By Chioma Gabriel
PRESIDENTIAL candidate of the Allied Congress Party of Nigeria, ACPN, Dr. Obiageli Ezekwesili, has expressed fear in the conduct of Nigeria’s political class, saying that many in the group are not interested in supporting reforms.
Speaking at the Chatham House, London yesterday, she charged the Nigerian political class to be more committed to people-oriented reforms towards having a better country.
Chatham House is a global centre for policy research and debate on Africa politics.
Ezekwesili said being in government was merely a means of livelihood for many people in the nation’s political class.
The ACPN presidential candidate, who warned that Nigeria was in grave danger of falling into difficulties, which its contemporaries started mitigating many years ago, said that the “time is now for the political class to chart a way forward.”
She said: “The single biggest challenge during my work as a minister was dealing with the political class – they were not interested in supporting reforms. For many of them, government was a mere means of livelihood.
“At my core, I have never been able to tolerate injustice, especially when it has to do with the weakest in the society.”
...to convert varsities’ budgetary funding to annual grants
Ezekwesili also proffered solution to the frequent shut down of tertiary institutions over poor financing of education in the country.
One of the ways she suggested was to convert the budgetary allocations to universities to grants.
While expressing displeasure with the ongoing strike by members of the Academic Staff Universities Union, ASUU, the ACPN presidential candidate assured Nigerians in a press statement, yesterday, that there would be adequate funding for the educational sector if she emerges as president.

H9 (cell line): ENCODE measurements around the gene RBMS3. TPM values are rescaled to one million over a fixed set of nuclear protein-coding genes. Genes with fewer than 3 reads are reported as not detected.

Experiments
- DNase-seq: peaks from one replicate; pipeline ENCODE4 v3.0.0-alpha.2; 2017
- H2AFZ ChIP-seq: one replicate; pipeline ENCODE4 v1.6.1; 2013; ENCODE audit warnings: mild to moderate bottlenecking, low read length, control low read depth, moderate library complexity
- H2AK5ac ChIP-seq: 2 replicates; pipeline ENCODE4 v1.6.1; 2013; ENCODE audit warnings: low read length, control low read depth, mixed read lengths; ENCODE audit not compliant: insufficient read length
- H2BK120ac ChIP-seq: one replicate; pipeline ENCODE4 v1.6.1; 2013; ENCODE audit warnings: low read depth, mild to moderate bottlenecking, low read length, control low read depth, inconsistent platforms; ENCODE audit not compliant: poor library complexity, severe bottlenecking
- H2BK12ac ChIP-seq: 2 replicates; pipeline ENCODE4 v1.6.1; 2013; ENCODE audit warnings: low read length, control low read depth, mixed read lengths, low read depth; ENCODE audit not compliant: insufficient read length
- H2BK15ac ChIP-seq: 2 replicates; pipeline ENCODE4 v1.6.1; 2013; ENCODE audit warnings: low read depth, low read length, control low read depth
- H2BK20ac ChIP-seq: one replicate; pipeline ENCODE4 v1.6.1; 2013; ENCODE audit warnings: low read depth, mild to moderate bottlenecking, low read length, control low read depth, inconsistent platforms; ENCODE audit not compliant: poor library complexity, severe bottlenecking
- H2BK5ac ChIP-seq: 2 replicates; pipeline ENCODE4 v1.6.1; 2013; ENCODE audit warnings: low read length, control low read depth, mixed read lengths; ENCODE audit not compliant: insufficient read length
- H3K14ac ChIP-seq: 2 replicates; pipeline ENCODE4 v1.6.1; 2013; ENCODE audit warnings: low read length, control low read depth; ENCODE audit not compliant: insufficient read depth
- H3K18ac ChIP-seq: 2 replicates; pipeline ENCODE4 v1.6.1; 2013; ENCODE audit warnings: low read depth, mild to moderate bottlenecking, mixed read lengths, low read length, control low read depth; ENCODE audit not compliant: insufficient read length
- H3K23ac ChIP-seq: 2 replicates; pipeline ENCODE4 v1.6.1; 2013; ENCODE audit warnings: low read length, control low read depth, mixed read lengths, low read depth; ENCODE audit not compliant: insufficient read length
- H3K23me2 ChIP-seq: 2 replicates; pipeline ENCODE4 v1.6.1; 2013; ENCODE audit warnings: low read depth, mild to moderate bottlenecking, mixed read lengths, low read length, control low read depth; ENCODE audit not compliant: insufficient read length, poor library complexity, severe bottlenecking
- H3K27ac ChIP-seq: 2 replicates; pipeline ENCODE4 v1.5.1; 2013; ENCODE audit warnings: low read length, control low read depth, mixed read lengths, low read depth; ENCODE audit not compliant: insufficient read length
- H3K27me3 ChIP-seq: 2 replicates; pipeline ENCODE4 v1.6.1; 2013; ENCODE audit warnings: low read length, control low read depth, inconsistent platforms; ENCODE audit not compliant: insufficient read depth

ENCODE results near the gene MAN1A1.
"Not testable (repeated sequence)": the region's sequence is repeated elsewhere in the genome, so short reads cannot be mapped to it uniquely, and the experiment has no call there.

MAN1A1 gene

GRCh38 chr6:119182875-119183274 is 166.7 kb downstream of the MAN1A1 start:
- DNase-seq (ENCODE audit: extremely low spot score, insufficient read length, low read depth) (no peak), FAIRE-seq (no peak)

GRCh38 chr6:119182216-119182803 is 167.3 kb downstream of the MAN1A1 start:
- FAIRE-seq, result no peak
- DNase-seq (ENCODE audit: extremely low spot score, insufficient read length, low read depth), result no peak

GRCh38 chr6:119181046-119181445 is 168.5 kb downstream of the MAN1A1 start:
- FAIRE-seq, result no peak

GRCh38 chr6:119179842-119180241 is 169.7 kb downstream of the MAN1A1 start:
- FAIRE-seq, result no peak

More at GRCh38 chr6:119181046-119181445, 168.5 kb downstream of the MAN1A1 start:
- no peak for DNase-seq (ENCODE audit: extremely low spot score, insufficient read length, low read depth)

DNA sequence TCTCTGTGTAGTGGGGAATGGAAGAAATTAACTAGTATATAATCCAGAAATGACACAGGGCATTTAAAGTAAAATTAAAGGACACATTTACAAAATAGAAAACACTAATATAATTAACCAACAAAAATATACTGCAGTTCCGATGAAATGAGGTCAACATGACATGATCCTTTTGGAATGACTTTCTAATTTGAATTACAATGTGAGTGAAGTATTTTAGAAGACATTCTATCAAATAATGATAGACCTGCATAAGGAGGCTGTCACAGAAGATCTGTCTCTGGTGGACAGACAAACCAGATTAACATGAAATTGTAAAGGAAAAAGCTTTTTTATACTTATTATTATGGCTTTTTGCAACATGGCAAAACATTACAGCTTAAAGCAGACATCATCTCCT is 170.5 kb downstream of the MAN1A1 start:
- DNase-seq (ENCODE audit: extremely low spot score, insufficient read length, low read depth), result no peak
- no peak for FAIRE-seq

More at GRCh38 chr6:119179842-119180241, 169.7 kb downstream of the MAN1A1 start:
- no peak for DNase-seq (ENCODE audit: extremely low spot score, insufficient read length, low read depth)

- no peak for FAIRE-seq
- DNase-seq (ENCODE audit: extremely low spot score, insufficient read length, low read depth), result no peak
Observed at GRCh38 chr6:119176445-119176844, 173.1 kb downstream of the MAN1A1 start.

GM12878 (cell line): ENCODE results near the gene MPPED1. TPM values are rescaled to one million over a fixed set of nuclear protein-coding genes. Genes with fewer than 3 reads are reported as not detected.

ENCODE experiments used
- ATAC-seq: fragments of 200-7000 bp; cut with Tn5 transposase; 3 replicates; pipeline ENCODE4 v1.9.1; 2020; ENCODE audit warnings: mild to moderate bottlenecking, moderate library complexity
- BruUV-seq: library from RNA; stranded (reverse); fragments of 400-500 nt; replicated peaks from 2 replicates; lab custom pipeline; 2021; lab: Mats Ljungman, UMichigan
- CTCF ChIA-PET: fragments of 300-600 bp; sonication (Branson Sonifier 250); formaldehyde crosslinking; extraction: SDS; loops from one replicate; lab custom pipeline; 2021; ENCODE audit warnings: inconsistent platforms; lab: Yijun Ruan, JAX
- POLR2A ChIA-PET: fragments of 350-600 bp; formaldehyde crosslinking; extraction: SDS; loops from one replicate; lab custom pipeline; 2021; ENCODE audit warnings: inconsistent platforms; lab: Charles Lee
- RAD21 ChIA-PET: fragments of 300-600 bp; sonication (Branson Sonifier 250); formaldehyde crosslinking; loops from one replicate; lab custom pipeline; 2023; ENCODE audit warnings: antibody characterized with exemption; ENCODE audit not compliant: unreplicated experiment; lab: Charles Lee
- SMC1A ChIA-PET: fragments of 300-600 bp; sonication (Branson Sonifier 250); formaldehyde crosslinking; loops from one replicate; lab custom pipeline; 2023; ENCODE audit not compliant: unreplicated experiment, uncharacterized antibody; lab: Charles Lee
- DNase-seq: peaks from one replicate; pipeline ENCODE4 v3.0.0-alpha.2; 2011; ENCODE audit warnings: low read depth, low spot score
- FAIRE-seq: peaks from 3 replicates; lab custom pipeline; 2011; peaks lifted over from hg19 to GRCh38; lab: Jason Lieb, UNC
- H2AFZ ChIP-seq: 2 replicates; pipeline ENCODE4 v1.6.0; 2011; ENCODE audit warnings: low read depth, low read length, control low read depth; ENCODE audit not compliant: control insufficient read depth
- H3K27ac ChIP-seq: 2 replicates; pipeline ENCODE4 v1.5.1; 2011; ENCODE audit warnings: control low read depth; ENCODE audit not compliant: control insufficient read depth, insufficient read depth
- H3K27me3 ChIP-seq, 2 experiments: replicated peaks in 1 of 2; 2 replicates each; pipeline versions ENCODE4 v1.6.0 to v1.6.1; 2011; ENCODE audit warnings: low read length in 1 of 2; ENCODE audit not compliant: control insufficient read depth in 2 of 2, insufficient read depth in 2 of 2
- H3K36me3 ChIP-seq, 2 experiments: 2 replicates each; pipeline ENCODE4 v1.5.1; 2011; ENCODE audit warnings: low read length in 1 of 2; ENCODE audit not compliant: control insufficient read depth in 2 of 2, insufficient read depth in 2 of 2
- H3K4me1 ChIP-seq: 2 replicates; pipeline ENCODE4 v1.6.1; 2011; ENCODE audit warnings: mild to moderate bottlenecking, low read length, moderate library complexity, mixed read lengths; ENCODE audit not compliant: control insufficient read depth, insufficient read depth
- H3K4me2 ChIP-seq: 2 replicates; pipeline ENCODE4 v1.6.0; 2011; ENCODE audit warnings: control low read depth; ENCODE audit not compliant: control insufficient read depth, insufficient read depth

Ezekwesili explained that there was a need to reposition Nigeria’s universities to make them rank among their contemporaries in the world.
She stated: “One of the signature programmes of our administration would be TwentyTo e-Ranking. This initiative will focus on the transformation of 20 Nigerian universities and to raise them up to the league of world-class institutions within a seven-year period.
“The other signature programme is grant autonomy to federal universities, which is a core policy change that can facilitate #TwentyTo-eRanking. It implies that our government will grant full autonomy to public universities.
“Our administration will end the current centralised control of universities by the Federal Government (or state governments over their own funded universities), which over the decades stifled their growth and performance.
“Most top-ranking government-owned universities around the world are known to thrive as a result of de-balancing of the need for accountability for public resources on the one hand, and preservation of their academic freedom on the other.”